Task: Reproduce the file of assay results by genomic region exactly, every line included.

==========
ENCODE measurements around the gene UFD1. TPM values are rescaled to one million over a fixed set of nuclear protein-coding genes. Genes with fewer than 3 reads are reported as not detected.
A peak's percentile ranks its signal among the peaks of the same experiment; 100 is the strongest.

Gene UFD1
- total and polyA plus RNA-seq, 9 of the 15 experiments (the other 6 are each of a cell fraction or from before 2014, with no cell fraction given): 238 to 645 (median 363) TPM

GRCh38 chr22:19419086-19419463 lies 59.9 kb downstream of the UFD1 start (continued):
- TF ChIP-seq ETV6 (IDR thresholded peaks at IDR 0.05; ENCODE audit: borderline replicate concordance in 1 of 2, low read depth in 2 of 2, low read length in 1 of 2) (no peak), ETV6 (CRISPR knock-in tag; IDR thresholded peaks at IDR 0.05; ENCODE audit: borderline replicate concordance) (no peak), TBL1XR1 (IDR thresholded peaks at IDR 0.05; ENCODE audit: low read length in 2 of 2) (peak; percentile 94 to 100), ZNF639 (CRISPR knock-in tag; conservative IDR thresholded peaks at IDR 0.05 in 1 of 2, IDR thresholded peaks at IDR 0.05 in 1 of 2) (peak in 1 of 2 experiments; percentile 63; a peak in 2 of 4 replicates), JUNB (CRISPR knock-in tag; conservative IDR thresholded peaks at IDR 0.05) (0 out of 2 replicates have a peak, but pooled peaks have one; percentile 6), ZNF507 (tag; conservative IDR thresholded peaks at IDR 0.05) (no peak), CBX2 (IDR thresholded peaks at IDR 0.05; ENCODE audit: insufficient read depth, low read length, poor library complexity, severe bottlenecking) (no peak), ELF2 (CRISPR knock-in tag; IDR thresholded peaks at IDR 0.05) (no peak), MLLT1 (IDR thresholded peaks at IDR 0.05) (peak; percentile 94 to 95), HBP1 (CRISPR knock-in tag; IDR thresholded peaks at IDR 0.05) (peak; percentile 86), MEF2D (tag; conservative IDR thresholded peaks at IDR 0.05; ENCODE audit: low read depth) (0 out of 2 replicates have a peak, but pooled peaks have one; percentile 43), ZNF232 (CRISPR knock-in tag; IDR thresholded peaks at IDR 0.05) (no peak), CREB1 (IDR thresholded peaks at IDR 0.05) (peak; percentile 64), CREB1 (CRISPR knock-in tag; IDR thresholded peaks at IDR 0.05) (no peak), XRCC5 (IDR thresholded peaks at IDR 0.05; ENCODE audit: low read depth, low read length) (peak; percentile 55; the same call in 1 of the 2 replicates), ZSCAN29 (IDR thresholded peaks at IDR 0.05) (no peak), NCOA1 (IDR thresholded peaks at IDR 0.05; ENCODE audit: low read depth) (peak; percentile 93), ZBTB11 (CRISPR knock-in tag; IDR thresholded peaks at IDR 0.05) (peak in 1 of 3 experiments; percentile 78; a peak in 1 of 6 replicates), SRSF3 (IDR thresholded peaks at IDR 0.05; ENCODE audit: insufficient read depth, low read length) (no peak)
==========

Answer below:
ENCODE measurements around the gene UFD1. TPM values are rescaled to one million over a fixed set of nuclear protein-coding genes. Genes with fewer than 3 reads are reported as not detected.
A peak's percentile ranks its signal among the peaks of the same experiment; 100 is the strongest.

Gene UFD1
- total and polyA plus RNA-seq, 9 of the 15 experiments (the other 6 are each of a cell fraction or from before 2014, with no cell fraction given): 238 to 645 (median 363) TPM

GRCh38 chr22:19419086-19419463 lies 59.9 kb downstream of the UFD1 start (continued):
- TF ChIP-seq ETV6 (IDR thresholded peaks at IDR 0.05; ENCODE audit: borderline replicate concordance in 1 of 2, low read depth in 2 of 2, low read length in 1 of 2) (no peak), ETV6 (CRISPR knock-in tag; IDR thresholded peaks at IDR 0.05; ENCODE audit: borderline replicate concordance) (no peak), TBL1XR1 (IDR thresholded peaks at IDR 0.05; ENCODE audit: low read length in 2 of 2) (peak; percentile 94 to 100), ZNF639 (CRISPR knock-in tag; conservative IDR thresholded peaks at IDR 0.05 in 1 of 2, IDR thresholded peaks at IDR 0.05 in 1 of 2) (peak in 1 of 2 experiments; percentile 63; a peak in 2 of 4 replicates), JUNB (CRISPR knock-in tag; conservative IDR thresholded peaks at IDR 0.05) (0 out of 2 replicates have a peak, but pooled peaks have one; percentile 6), ZNF507 (tag; conservative IDR thresholded peaks at IDR 0.05) (no peak), CBX2 (IDR thresholded peaks at IDR 0.05; ENCODE audit: insufficient read depth, low read length, poor library complexity, severe bottlenecking) (no peak), ELF2 (CRISPR knock-in tag; IDR thresholded peaks at IDR 0.05) (no peak), MLLT1 (IDR thresholded peaks at IDR 0.05) (peak; percentile 94 to 95), HBP1 (CRISPR knock-in tag; IDR thresholded peaks at IDR 0.05) (peak; percentile 86), MEF2D (tag; conservative IDR thresholded peaks at IDR 0.05; ENCODE audit: low read depth) (0 out of 2 replicates have a peak, but pooled peaks have one; percentile 43), ZNF232 (CRISPR knock-in tag; IDR thresholded peaks at IDR 0.05) (no peak), CREB1 (IDR thresholded peaks at IDR 0.05) (peak; percentile 64), CREB1 (CRISPR knock-in tag; IDR thresholded peaks at IDR 0.05) (no peak), XRCC5 (IDR thresholded peaks at IDR 0.05; ENCODE audit: low read depth, low read length) (peak; percentile 55; the same call in 1 of the 2 replicates), ZSCAN29 (IDR thresholded peaks at IDR 0.05) (no peak), NCOA1 (IDR thresholded peaks at IDR 0.05; ENCODE audit: low read depth) (peak; percentile 93), ZBTB11 (CRISPR knock-in tag; IDR thresholded peaks at IDR 0.05) (peak in 1 of 3 experiments; percentile 78; a peak in 1 of 6 replicates), SRSF3 (IDR thresholded peaks at IDR 0.05; ENCODE audit: insufficient read depth, low read length) (no peak)